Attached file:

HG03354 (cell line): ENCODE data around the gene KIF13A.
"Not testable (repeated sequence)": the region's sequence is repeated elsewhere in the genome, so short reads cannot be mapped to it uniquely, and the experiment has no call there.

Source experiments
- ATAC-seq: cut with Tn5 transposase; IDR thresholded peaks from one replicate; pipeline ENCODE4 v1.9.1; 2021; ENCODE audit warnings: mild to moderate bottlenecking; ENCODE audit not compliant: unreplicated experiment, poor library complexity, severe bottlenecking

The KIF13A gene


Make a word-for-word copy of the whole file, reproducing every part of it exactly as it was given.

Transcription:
HG03354 (cell line): ENCODE data around the gene KIF13A.
"Not testable (repeated sequence)": the region's sequence is repeated elsewhere in the genome, so short reads cannot be mapped to it uniquely, and the experiment has no call there.

Source experiments
- ATAC-seq: cut with Tn5 transposase; IDR thresholded peaks from one replicate; pipeline ENCODE4 v1.9.1; 2021; ENCODE audit warnings: mild to moderate bottlenecking; ENCODE audit not compliant: unreplicated experiment, poor library complexity, severe bottlenecking

The KIF13A gene